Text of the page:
St. Andrew’s Scots Church,
Peru 352, Buenos Aires.
Brother and Sister Scots,
Some months ago I
celebrated a birthday. Which it was, you will not hear. But the years off
fifty are still in the plural though soon I should need to hasten to state
this and have it true. And on that recent birthday a friend suggested a
small volume of sermons and lectures — as my late good father had done —
for a birthday or Christmas present. Let him be responsible. I save myself
by stating that any profits from the sale will be divided between the
Endowment Fund of St. Andrew’s Scots Church, and the Educational Endowment
Fund of the St. Andrew’s Society of the River Plate.
As Minister of the Church and as
President of the Society I trust I may have your permission to address
this volume to Scots in Argentina. We are not an insignificant company.
Our number none can tell, but it
must be several thousands. I can testify that it has been a liberal
education for my colleagues on the staff of the Church, as for myself, to
meet with you, and to be allowed to join in your joys and share your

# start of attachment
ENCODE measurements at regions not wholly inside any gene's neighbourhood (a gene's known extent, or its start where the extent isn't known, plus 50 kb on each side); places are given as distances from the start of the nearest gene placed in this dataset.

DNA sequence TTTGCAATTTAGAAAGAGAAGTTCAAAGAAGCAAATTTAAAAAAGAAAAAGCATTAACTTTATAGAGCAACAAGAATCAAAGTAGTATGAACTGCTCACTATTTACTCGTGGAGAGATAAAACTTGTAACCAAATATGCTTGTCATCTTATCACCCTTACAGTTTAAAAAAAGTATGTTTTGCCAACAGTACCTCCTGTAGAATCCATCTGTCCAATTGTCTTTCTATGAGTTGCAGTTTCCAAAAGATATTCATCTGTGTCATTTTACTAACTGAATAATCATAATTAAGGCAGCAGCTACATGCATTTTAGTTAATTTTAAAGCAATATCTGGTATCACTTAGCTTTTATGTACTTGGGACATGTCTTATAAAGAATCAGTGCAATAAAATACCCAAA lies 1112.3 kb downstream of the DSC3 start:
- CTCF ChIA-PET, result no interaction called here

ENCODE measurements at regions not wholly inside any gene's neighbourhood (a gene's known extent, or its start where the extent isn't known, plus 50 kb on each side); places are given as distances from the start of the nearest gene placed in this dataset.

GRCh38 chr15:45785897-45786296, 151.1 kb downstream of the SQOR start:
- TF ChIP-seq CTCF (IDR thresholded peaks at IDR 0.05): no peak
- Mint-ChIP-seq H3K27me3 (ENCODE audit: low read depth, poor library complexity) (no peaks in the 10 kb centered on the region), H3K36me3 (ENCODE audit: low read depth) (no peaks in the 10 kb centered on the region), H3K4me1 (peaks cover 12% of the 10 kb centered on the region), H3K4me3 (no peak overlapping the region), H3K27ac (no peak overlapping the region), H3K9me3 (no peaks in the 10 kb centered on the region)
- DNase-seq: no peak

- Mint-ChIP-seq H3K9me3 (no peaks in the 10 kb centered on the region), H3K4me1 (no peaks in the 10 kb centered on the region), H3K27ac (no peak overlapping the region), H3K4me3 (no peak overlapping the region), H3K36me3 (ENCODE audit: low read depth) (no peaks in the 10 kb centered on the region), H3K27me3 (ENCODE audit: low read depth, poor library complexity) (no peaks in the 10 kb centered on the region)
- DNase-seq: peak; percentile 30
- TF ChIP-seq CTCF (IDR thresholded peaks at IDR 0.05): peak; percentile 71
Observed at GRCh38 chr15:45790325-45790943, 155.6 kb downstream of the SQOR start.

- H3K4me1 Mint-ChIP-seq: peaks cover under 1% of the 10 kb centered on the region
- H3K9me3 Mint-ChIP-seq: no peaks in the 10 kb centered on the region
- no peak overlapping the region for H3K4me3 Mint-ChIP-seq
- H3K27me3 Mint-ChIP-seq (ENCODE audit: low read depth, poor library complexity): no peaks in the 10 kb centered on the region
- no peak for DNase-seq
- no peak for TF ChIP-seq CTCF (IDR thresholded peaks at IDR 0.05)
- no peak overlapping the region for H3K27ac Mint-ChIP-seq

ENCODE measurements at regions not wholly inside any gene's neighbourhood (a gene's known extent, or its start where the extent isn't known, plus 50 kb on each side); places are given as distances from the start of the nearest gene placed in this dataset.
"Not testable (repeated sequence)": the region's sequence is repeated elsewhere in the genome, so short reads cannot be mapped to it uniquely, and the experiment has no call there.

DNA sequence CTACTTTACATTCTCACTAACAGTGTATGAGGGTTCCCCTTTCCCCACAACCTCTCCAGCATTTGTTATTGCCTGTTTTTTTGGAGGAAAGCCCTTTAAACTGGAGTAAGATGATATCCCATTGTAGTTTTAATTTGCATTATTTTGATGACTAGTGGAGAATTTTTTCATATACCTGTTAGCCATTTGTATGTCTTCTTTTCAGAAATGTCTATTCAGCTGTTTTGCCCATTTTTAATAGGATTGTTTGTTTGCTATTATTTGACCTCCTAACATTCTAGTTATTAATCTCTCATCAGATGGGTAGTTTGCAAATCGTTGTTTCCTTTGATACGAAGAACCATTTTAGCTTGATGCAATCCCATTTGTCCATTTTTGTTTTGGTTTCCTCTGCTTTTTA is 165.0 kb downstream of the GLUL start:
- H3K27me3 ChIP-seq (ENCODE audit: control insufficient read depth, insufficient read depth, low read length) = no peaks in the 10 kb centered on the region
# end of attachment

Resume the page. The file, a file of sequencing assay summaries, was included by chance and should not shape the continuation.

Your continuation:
sorrows. The exiled Scot is seldom demonstrative. But he is sensitive. And
if the little Book reaches beyond this throbbing city and suburbs to some
of the homes far north near the warm borders of Bolivia, or farther south
on the cold Magellan Straits, or out west in the sandy Pampas towards the
Andes and Chile, may it recall hours grave and gay that we have spent
together, and touch the cords that bind us in a common love.
Here I record my warm
thanks to our Church Secretary, Miss Mabel Mitchel, for many extra hours
of work in deciphering and typing these sermons and lectures, and to the
Rev. José Felices, the Assistant for our Spanish work, to whom alone
belongs any credit there be, both for the cultured Spanish of four of the
sermons, and for the fact that I
dare to preach in the tongue he knows so well.
Whether or not you ever see Scotland
again, you will hardly forget the days o’ Auld Lang Syne. So
"Where my caravan has rested
Flowers I leave you on the grass".
Douglas W. Bruce.
P. S. — The four sermons in
Spanish, preached in different centres of our Spanish work, have been
included for the sake of some third and fourth-generation Scots in
Argentina. In a few cases their language today is Spanish almost entirely,
although Scotland is still "home". For those interested in comparing the
languages, the first sermon in English and the first one in Spanish are
Just as this volume is going to
print, Mr. E. Millington-Drake, Counsellor of H.B.M. Embassy here, has
made the generous sug.gestion that a synopsis of one of his
lectures—"Explaining Argentina to Britain"—could be included as an
informative appendix for readers at home. The lecture is full of
meat, and it will be of particular
interest to Scots who recall his late father-in-law, that notable and
fervid Scot, Lord Inchcape.
P.P.S. Mr. Millington-Drake has just been
appointed British Minister to Uruguay.